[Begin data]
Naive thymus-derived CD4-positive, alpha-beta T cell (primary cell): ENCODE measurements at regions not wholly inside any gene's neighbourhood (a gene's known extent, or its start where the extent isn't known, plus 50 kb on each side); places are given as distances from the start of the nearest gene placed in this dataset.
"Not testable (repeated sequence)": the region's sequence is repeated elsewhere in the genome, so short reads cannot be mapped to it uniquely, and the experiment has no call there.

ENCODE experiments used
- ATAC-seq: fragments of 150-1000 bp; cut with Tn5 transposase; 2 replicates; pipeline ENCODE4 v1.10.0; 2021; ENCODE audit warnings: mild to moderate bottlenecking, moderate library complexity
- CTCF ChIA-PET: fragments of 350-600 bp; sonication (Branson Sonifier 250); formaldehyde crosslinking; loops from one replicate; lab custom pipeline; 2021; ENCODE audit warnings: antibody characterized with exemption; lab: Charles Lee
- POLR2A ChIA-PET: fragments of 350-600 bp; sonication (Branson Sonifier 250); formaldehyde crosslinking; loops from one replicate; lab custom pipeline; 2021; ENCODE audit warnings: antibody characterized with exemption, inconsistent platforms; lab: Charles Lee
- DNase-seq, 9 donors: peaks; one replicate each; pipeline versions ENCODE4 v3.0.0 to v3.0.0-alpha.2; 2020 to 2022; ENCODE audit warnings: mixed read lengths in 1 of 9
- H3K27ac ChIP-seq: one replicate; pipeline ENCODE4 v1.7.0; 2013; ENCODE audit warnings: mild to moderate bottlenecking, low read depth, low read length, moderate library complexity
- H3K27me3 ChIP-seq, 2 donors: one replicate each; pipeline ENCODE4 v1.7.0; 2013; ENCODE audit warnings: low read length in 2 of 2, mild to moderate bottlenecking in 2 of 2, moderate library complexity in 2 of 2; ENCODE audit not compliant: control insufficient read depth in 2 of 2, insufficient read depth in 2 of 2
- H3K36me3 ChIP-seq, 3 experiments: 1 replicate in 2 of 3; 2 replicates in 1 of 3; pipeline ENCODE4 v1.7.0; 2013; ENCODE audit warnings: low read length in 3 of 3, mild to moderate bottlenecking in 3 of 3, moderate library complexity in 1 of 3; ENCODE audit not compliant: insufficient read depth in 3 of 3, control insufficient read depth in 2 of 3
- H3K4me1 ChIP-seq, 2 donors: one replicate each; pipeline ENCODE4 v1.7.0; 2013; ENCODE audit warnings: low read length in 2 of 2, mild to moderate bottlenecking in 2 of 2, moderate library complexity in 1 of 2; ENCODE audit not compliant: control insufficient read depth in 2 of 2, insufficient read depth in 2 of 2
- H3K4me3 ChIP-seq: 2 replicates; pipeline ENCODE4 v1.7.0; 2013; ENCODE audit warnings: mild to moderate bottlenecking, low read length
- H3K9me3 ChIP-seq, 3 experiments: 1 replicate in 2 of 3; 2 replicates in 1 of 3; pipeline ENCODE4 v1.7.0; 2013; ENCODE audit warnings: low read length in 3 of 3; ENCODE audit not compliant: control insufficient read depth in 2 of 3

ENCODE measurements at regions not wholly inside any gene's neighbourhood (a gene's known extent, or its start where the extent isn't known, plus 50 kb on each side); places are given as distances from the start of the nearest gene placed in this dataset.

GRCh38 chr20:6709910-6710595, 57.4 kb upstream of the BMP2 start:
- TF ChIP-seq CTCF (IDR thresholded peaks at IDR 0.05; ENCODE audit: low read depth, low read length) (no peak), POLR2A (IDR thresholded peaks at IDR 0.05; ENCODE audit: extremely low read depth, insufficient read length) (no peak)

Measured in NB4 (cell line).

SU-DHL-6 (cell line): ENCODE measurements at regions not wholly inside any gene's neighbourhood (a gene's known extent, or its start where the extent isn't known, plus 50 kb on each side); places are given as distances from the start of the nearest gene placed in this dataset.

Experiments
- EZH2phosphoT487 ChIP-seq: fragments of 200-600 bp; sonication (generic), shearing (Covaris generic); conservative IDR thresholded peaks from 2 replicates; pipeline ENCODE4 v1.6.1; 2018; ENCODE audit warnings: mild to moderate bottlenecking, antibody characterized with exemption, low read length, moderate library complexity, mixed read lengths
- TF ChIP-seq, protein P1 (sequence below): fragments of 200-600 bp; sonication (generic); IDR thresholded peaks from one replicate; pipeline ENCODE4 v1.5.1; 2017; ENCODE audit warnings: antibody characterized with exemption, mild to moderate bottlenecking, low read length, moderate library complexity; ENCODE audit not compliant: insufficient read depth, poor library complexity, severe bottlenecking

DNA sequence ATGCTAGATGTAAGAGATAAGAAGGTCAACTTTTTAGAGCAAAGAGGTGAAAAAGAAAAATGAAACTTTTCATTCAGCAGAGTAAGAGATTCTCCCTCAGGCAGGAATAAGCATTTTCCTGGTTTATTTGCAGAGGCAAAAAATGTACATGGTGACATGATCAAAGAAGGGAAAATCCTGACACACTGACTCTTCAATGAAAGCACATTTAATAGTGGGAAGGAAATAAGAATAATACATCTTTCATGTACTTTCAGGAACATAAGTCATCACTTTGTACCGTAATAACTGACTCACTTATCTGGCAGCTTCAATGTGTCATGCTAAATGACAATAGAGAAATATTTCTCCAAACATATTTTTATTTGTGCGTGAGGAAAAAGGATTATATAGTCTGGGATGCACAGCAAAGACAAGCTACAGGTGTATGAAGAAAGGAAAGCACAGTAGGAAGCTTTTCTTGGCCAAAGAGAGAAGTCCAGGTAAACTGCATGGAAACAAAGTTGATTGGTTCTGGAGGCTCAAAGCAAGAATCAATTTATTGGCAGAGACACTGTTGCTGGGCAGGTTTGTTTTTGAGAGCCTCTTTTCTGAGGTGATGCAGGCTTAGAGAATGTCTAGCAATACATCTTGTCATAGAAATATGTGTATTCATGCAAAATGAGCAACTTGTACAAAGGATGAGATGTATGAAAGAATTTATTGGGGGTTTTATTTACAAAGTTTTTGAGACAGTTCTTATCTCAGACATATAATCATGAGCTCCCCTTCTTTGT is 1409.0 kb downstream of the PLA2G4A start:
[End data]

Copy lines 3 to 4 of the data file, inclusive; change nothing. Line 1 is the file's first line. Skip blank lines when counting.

ENCODE experiments used
- ATAC-seq: fragments of 150-1000 bp; cut with Tn5 transposase; 2 replicates; pipeline ENCODE4 v1.10.0; 2021; ENCODE audit warnings: mild to moderate bottlenecking, moderate library complexity